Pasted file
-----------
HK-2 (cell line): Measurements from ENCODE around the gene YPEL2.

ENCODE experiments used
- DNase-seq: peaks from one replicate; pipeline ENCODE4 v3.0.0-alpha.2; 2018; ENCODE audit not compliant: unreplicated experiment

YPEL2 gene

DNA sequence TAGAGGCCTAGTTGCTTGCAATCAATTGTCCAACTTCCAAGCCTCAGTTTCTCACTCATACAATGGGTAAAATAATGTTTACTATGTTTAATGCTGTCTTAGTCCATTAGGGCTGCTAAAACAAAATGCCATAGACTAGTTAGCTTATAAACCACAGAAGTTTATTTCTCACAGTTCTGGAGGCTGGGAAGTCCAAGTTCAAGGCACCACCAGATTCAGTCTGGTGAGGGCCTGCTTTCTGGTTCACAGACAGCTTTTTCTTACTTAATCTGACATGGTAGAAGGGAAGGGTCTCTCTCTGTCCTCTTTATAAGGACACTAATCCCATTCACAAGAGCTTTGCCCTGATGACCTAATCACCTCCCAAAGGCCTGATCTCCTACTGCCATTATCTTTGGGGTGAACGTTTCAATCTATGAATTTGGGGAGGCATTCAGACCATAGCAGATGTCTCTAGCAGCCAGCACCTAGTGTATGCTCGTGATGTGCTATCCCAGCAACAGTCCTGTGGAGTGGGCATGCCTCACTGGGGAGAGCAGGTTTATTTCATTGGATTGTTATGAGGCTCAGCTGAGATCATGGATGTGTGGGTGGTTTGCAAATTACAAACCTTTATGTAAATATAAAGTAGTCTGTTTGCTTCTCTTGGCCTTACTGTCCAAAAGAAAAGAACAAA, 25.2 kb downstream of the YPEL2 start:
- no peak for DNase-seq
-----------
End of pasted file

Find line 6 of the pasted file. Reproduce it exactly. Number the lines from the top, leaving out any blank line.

- no peak for DNase-seq